• Chekhov's Gun: Balor's Needle — a very tall, thin tower in the palace that Kel shudders to even look at, and which pages are barred from since one committed suicide there a few years ago — is pointed out in First Test. She actually winds up forced to climb it early in Page when Gary chances to send her up on an errand. Jon has to put her in a trance so she can get back down. She has to go back alone and unaided at the end when Lalasa is kidnapped there in the end.
  • Chilly Reception: In First Test, Kel hasn't even set foot in the castle for her page training before she's being hazed, having been put on probation by her training master. Needless to say, the boys she trains with don't exactly improve matters. She makes friends and triumphs regardless.
  • Combat Hand Fan: The Yamani shukusen, which sport razor-sharp metal struts. They like to play catch with them. And this is why you should never try messing with a Yamani noblewoman. Particularly because they're also trained in self-defense and naginata skills.
  • Continuity Nod: The lords of fiefs Eldorne, Tirragen, Malven and Sinthya are invited to host extremely expensive banquets during the royal progress due to members of those families causing trouble for Tortall in the past.
  • Continuity Snarl: The infamous-among-fans "missing year", in which Kel celebrates her 14th birthday, then her 16th just one year later.
  • Cosmic Plaything: Not as much as Alanna or Daine, but Keladry is given a quest by the Chamber of the Ordeal in Squire, and it sticks with her for Lady Knight. She's not pleased about it.
  • Defeat Means Friendship:
    • Occasionally, or respect if not actually friendship. In Squire, one conservative knight admits that he was wrong after a jousting match; he wins but Kel acquitted herself well, and this leads him to tell her that the things he'd heard of her were wrong and to wish her luck. In Lady Knight a convict soldier turns out to be one of the bandits she'd fought as a page, and he compliments her publicly about the battle.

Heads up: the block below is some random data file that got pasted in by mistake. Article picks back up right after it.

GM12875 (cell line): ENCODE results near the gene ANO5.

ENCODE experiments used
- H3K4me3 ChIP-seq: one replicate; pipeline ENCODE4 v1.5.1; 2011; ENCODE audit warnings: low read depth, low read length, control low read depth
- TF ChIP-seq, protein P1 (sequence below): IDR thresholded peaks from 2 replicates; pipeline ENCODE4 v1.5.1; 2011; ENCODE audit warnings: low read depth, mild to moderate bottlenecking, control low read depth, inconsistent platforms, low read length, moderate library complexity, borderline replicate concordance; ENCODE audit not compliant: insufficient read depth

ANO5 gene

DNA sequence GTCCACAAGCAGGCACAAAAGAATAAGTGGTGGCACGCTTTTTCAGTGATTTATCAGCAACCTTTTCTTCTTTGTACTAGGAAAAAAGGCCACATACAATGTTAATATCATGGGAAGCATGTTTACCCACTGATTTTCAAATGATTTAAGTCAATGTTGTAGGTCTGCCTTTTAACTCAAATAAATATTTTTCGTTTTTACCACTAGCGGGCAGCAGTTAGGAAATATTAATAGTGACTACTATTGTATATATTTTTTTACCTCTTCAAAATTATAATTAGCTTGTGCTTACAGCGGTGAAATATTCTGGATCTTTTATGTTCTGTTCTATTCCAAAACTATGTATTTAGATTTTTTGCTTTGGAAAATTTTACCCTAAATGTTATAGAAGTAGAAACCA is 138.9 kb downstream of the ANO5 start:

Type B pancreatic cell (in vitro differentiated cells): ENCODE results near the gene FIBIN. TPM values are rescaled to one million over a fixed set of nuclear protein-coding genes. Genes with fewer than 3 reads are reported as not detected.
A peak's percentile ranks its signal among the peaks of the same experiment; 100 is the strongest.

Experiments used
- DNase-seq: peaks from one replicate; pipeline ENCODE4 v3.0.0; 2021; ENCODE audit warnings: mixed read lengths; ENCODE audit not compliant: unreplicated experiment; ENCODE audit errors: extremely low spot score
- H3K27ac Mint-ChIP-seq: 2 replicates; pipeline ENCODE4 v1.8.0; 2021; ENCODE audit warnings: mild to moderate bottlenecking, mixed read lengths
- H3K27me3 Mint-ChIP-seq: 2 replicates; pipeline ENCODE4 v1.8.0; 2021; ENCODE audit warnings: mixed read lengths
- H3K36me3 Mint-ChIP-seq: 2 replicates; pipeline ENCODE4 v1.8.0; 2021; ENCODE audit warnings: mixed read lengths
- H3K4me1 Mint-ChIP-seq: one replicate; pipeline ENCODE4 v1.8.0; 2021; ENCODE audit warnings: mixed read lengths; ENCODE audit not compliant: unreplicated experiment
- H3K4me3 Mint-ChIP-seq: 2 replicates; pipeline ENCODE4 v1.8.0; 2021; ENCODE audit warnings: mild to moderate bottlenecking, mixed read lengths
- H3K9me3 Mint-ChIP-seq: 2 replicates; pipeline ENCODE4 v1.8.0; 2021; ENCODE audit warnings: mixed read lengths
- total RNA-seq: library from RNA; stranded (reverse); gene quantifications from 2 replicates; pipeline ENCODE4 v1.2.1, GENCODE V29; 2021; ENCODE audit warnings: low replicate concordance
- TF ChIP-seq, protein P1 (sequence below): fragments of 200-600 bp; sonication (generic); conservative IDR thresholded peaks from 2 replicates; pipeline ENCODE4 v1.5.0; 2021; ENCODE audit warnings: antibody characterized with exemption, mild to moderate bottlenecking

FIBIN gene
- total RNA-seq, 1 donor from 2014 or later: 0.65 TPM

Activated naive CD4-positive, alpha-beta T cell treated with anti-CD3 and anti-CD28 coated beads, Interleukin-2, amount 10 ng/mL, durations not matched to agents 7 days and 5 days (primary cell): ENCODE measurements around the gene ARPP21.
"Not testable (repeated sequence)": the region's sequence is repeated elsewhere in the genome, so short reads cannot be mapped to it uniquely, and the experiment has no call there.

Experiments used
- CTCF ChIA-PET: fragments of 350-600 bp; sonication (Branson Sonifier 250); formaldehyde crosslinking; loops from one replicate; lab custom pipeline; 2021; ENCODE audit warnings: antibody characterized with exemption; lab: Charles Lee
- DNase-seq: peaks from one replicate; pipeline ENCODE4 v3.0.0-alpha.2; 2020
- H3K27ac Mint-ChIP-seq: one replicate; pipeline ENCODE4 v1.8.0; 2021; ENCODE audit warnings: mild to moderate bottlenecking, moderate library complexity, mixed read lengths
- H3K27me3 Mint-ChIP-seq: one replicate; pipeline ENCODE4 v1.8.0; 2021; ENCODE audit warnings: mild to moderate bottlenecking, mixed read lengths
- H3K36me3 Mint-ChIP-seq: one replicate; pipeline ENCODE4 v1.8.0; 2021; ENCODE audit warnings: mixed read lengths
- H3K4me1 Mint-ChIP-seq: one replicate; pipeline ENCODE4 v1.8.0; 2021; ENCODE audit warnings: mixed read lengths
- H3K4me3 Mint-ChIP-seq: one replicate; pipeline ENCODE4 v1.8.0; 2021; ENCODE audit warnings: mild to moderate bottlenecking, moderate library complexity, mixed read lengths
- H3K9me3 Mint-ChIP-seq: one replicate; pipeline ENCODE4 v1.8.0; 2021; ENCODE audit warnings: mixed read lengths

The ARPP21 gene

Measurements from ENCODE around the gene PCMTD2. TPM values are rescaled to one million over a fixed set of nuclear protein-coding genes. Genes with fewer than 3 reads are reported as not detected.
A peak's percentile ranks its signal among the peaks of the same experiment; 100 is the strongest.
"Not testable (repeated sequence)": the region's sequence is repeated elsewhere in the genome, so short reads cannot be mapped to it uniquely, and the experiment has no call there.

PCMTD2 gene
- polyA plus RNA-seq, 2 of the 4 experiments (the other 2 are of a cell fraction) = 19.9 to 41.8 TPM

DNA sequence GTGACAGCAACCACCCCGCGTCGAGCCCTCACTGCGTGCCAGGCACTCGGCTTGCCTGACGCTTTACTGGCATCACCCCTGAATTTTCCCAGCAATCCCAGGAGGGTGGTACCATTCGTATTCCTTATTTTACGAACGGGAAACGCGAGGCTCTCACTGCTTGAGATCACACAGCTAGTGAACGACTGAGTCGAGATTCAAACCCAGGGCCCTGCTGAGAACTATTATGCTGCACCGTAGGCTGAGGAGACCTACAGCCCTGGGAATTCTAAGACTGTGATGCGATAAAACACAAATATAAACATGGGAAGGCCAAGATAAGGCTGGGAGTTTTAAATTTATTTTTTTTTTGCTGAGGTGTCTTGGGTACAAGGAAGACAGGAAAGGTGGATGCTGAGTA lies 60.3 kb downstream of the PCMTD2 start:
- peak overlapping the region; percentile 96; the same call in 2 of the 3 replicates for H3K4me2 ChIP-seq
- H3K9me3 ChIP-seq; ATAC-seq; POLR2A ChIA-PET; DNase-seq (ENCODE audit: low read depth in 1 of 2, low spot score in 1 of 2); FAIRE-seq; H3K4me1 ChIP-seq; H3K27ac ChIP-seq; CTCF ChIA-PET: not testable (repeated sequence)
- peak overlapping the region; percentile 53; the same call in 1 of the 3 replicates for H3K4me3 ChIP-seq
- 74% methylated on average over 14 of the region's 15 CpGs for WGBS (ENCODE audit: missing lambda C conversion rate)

• People also gain respect for Kel when Wyldon doesn't knock her out of the saddle during their second jousting match, though she does get "tilt-silly". After this, even Wyldon gets more respectful of her.
  • Demoted to Extra: This is invoked and justified in the small prologue for First Test. Alanna is eager to mentor the first openly female page in over a century, but Jonathan and Wyldon forbid her from doing so, as the conservatives will just claim that Alanna helped her with magic. She makes up for it by anonymously sending practical and high-quality gifts like sharpening stones and bruise balm, but she's only able to meet Kel in public after Kel is a squire, and briefly, to keep people from getting suspicious.
  • Desecrating the Dead: Keladry normally buries enemy dead before the Stormwings can have their bodies, but she allows them to have the Big Bad and his Dragon because they're so monstrous.
  • Determinator: Kel has this in spades. Whether it's dealing with the rigors of training, facing the prospect of repeating four years of pagehood, or rescuing two hundred refugees who've been taking deep into enemy territory, you had better not get in the way of her doing it.
  • Drill Sergeant Nasty: Wyldon, though he's never (or rarely) shown to needlessly raise his voice. He's a hard, uncompromising disciplinarian, but his purpose is that of any drill sergeant: to train the recruits up so they'll survive in battle. They don't have to like him.
  • Dropped a Bridge on Him: Joren is abruptly killed off partway through book three, between chapters. Kel only hears about it when his father tries to kill her over it. After this, the main plot of the book switches to the Scanran war.
  • Drowning Unwanted Pets: The series begins with Kel confronting a group of boys who are trying to dispose of a sack of kittens in the river.
  • Duel to the Death: By Jon's time, duels of honor are satisfied without a fight to the death. However, one knight tries to do this — illegally — in a joust against Kel in Squire. She responds by knocking him out of the saddle on the next pass.